Insight by Noblis

Science, technology and doctrine come together in Navy’s program for unmanned surface vessels

Neither drones nor autonomous ships, unmanned surface vessels, or USVs, will form an important part of the Navy’s strategy of expanding its fleet in a way tha...

Among the more daunting scientific and engineering challenges in the government is the development of Navy vessels that operate without a crew on board. Neither drones nor autonomous ships, unmanned surface vessels (USVs), will form an important part of the Navy’s strategy of expanding its fleet in a way that’s lower cost, relative to manned ships, and more agile.

Capt. Pete Small, program manager for unmanned maritime systems, noted development of these systems is a tri-component effort of Navy, Marine Corps and Coast Guard.

Other at-sea industries are developing unscrewed vessels, but these efforts won’t provide what military applications require, Small said.

He described three basic platforms in varying stages of development testing: small, medium and large. At roughly 40 meters in length, Small said the most diminutive USVs, called Sea Hunter, are destined for operations including mine-detection and sweeping or submarine detection. Small said the Navy envisions 200-meter, medium USVs, known as Seahawk, as distributed sensor platforms operating out ahead of manned ships or groups to extend their view.

Small said the Navy plans its large USVs, for which it has a rough architecture, as direct extensions of the Navy’s lethal surface combatant force. Such a vessel would operate as what he called an adjunct magazine, giving for greater and more affordable distributed forces.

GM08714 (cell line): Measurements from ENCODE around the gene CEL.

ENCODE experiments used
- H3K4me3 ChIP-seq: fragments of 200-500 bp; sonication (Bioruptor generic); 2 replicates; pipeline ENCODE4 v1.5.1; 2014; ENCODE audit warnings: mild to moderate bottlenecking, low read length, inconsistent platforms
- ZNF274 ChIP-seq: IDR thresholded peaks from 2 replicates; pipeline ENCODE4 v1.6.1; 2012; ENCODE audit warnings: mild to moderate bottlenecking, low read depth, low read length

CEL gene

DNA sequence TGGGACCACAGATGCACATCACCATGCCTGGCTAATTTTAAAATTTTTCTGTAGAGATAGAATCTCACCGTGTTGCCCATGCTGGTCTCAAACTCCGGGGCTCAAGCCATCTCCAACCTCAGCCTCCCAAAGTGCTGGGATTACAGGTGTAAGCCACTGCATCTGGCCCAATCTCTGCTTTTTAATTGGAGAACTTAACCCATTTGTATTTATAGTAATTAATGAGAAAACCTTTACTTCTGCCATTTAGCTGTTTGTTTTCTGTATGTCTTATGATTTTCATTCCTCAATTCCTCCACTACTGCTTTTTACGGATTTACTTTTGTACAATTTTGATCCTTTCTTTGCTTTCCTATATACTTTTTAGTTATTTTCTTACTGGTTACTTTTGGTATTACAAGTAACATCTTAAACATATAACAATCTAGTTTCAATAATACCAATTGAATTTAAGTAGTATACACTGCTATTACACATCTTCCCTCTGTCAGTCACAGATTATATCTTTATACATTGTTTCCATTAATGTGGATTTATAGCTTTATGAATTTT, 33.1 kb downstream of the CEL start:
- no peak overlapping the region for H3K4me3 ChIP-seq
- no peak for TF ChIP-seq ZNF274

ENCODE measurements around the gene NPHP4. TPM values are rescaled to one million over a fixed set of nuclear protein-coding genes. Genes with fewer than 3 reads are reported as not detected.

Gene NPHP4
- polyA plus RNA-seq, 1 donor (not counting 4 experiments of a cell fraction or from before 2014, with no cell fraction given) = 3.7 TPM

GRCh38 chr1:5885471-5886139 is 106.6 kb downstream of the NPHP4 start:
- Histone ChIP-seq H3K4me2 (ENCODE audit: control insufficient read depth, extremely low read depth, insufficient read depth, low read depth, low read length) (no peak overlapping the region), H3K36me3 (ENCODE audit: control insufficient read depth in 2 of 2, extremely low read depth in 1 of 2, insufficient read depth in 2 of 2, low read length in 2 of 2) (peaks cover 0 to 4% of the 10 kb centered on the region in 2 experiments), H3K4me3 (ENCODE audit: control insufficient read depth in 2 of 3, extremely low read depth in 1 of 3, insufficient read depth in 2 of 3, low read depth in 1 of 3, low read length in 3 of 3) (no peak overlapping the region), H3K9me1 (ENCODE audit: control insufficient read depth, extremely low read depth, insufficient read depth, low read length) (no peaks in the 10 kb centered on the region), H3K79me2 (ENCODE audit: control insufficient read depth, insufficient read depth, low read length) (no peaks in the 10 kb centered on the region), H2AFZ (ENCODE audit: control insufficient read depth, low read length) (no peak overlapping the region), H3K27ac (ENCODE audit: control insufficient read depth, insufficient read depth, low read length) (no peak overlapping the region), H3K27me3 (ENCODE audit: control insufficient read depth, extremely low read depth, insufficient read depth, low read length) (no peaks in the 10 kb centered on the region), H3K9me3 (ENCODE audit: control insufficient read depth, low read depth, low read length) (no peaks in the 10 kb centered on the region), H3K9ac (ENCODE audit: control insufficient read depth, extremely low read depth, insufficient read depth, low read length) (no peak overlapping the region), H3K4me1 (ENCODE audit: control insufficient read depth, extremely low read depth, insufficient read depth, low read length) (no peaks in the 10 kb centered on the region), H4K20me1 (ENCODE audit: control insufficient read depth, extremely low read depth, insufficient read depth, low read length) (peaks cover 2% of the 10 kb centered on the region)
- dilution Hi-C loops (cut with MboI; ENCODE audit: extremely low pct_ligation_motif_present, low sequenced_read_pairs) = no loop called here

Small emphasized that in call cases, USVs will be remotely commanded and controlled, by crews aboard afloat assets, other ships. That is, USV won’t be autonomous or able to make weapons firing decisions on their own.

He said the development challenges for USVs fall into five technology areas:

  • Hull, mechanical and electrical systems including propulsion – they all need to operate more reliably than those of manned systems.
  • Communications circuits for remote command and control – this includes the networks and radios on board to connect to human over watch staff, who would guide the USVs and reprogram them as contingencies arise.
  • Payloads that are meaningful for wartime missions
  • Software, in particular the human-machine interface that appears before the operators’ eyes aboard the destroyer they’re working from
  • Self-awareness of the vessel itself from its sensors, small called these the crown jewels – this characteristic will determine how smart is the vessel is to take in sensory information from radars or sonars, then fusing the inputs and acting on them.


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